Ignorance

The stigma associated with mental illness is engendered mainly by ignorance about the illness. This creates fear and social distance from the person with a mental illness, perpetuating further ignorance. Some of us who were brought up in developing countries may recall the stereotypical images of the “mad man” – typically the man or woman who is visibly unkempt, malodorous, possibly carrying lots of belongings for days and eating from drains. Sometimes carrying wounds on his/her body and whose home is on the streets, jeered and called names by the children, feared and vilified or at best avoided by adults and without a home. He/She is often considered as cursed, demon possessed and be said to need exorcism. Inevitably he/she is also a fellow human citizen created in the image of God. I can see you are already beginning to wonder where I am going with this.

Our lack of understanding about mental health is illustrated in an event that I encountered (this week) during one of the meetings I attended at a GP surgery. One of the GP’s gave an account (the other day) in which one of his patients (a person whom I know in my past work experience), was accompanied to the surgery by her vicar. The patient suffers a mental disorder called psychosis of a delusional type – the term schizophrenia is less relevant now due to its pejorative connotations.

In her case, this woman who lives with her husband, suffers a delusional disorder type of psychosis in which she sincerely believes among other things that a particular policeman living in her neighbourhood has planted a camera in which he monitors her life and interferes with her daily activities such as bathing, cooking, eating and so on. This woman believes that this policeman could see her wherever she went and harassed her in various ways. As you can imagine, this woman must be living in daily distress and torment. During consultation with the patient, the vicar who was clearly taken in by the “reality” of the woman’s predicament, pleaded earnestly with the doctor, “Doctor can’t you do something to make this policeman go away, as he has persecuted her enough!” Clearly the vicar, who did not realise that this woman was experiencing delusional symptoms was also taken in by her experience, was not able to make the distinction himself between what was real and what was not.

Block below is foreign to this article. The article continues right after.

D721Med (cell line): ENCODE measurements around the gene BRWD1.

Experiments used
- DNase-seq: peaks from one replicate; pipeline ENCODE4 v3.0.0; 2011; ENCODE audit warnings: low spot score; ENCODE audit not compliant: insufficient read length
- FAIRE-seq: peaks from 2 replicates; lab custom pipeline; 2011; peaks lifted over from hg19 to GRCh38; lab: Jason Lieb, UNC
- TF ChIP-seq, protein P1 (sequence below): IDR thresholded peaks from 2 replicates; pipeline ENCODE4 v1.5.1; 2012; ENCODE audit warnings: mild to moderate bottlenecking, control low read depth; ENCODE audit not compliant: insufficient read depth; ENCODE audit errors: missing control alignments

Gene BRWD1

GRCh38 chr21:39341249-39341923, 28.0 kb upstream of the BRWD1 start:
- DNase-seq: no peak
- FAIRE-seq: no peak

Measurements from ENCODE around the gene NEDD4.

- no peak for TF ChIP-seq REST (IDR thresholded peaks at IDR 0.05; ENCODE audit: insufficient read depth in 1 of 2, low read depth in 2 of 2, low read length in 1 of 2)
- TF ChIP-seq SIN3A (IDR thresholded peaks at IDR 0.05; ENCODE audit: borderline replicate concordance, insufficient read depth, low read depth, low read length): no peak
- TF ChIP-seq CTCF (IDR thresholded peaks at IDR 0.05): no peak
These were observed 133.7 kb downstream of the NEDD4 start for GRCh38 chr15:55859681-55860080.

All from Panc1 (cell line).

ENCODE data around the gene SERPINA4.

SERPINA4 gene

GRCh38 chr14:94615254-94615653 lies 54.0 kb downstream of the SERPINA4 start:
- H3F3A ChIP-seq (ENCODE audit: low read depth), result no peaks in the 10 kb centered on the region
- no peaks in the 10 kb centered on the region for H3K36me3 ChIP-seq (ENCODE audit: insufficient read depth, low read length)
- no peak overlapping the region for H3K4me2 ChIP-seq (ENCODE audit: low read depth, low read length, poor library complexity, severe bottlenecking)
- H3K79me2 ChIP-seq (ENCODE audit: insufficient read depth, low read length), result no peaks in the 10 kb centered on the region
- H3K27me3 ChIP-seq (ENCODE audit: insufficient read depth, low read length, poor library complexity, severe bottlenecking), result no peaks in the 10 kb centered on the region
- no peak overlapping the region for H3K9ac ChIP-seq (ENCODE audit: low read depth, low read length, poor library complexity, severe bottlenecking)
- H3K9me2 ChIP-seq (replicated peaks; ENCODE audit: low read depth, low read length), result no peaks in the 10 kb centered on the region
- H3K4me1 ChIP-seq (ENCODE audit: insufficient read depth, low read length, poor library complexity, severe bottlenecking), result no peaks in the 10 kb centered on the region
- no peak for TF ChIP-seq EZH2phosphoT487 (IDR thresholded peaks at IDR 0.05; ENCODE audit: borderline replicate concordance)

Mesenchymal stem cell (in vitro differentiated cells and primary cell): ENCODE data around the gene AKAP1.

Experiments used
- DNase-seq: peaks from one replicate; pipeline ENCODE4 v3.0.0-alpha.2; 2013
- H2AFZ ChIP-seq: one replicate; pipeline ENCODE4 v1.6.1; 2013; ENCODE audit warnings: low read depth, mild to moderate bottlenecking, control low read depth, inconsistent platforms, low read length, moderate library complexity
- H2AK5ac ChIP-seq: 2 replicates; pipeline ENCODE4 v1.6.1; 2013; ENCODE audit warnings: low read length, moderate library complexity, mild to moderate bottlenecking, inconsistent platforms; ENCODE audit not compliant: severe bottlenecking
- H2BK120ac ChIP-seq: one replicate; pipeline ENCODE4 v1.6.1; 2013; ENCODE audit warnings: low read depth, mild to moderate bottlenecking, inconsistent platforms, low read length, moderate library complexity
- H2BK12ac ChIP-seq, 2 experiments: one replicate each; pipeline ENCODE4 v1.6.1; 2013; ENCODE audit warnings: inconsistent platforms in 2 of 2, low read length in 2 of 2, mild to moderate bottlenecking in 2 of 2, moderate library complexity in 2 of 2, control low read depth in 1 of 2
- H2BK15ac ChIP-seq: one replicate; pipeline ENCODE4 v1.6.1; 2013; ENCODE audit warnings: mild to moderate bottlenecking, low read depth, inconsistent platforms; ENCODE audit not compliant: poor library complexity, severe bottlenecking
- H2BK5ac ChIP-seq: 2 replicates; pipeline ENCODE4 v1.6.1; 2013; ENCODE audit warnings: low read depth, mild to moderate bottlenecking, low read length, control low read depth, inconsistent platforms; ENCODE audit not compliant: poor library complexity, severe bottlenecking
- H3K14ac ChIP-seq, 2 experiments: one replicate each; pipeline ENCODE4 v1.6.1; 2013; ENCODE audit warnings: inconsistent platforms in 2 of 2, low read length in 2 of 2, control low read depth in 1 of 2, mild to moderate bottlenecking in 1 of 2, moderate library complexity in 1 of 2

In the coming weeks and months, if Christ tarries, I wish to use this forum to initiate and provoke discussion about our mental health and the Christian faith and hopefully generate greater awareness and learning about the subject of mental health among the Christian community, of which I am part of.